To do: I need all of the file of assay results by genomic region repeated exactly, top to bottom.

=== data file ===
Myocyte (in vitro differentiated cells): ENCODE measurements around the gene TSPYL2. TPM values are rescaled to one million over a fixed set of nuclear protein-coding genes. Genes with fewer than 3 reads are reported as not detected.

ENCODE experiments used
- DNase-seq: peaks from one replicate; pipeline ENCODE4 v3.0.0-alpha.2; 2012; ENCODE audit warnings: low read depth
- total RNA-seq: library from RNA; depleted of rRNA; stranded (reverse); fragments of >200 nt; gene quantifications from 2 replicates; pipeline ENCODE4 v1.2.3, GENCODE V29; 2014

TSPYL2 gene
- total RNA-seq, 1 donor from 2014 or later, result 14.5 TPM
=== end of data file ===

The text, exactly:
Myocyte (in vitro differentiated cells): ENCODE measurements around the gene TSPYL2. TPM values are rescaled to one million over a fixed set of nuclear protein-coding genes. Genes with fewer than 3 reads are reported as not detected.

ENCODE experiments used
- DNase-seq: peaks from one replicate; pipeline ENCODE4 v3.0.0-alpha.2; 2012; ENCODE audit warnings: low read depth
- total RNA-seq: library from RNA; depleted of rRNA; stranded (reverse); fragments of >200 nt; gene quantifications from 2 replicates; pipeline ENCODE4 v1.2.3, GENCODE V29; 2014

TSPYL2 gene
- total RNA-seq, 1 donor from 2014 or later, result 14.5 TPM